Cereal grain provides more calories than any other source to our diet, making grain production vital to our food security. We study how grain development influences final grain size and shape using barley, a and economically important cereal, and a powerful genetic model system. Calories from grain mostly come from the ‘filial’ tissues, especially the starchy endosperm, which develop surrounded by nutritive and protective maternal tissues of the grain. Recent work in our laboratory suggests that growth and survival of these maternal tissues must be balanced with the need for nutrients and space for endosperm growth, but the exact mechanisms remain unclear. To advance our understanding of this process, this PhD project will use the latest methods in genetics, genomics and molecular biology to identify and characterise genes that control maternal tissue development. will employ cutting-edge transcriptomics and transgenic approaches to reveal how these genes influence gene expression and hormonal dynamics in maternal and filial tissues. You will also explore how these genes may contribute to differences in grain features across wild and cultivated barely lines, potentially revealing routes to better grain production. This project would best suit a student fascinated by developmental biology and motivated to translate this interest into cereal improvement.
Through this project, you will learn techniques in cereal genetics and developmental biology as well as advanced bioinformatic skills in gene expression analyses. While you will be based in my lab (the McKim lab), part of this work will involve collaboration and supervision by Matthew Tucker at the University of Adelaide (Australia) with the possibility of research exchanges. The McKim lab is a dynamic, productive and supportive research group and is located at the James Hutton Institute (JHI), a global leader in cereal genetics and genomics, and part of the International Barley Hub, a £62 million investment in cereal research. You will join a cohort of next-generation cereal scientists and benefit from training offered both by University of Dundee and JHI. I encourage students to present their work at international conferences and in scientific publications, as well as engage with the public to communicate our science. We warmly welcome students from diverse backgrounds and cultures. Please feel free to contact me to discuss any aspects of the project or about PhD studies in general.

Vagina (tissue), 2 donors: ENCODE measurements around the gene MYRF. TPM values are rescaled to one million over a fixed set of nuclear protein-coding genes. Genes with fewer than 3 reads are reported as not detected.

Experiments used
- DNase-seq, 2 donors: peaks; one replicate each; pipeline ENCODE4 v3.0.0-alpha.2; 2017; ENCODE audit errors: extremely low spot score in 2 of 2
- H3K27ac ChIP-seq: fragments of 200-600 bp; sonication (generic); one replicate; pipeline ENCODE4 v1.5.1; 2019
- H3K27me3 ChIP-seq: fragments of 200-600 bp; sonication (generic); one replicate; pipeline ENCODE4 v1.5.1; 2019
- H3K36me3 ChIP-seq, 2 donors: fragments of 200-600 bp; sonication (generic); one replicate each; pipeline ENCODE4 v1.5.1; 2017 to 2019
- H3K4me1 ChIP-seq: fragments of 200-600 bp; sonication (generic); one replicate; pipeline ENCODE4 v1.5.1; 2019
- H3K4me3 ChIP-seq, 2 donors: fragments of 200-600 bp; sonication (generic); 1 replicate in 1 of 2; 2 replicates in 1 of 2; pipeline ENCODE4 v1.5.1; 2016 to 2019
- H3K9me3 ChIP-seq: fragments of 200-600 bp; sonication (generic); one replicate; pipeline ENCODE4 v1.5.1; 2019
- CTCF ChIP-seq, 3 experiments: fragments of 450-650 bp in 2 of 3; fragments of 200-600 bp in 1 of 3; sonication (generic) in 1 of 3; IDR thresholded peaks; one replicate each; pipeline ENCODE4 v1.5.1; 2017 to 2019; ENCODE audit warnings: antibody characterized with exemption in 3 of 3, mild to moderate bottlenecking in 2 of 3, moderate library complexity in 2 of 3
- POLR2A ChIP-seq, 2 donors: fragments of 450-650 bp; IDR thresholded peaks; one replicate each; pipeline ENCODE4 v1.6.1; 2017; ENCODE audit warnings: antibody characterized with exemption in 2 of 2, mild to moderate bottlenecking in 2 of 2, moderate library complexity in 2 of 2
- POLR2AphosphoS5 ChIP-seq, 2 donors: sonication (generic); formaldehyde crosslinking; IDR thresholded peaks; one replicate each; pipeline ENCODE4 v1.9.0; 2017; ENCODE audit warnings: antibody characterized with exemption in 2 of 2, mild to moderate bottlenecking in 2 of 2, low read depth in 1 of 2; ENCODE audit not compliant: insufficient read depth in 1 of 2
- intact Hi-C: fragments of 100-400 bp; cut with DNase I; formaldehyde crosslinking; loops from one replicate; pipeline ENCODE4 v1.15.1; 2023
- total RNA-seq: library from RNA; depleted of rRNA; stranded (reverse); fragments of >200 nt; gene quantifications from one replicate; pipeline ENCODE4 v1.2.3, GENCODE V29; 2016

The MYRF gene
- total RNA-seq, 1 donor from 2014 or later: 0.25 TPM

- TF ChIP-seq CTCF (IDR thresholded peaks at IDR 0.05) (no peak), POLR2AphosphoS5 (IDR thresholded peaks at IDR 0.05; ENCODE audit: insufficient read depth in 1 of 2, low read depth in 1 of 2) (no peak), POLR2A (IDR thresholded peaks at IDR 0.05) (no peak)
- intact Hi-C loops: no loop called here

Second Supervisor: Prof M Tucker, Univ of Adelaide https://www.adelaide.edu.au/directory/matthew.tucker)
Please note the closing date for this project is Friday 29th April 2022.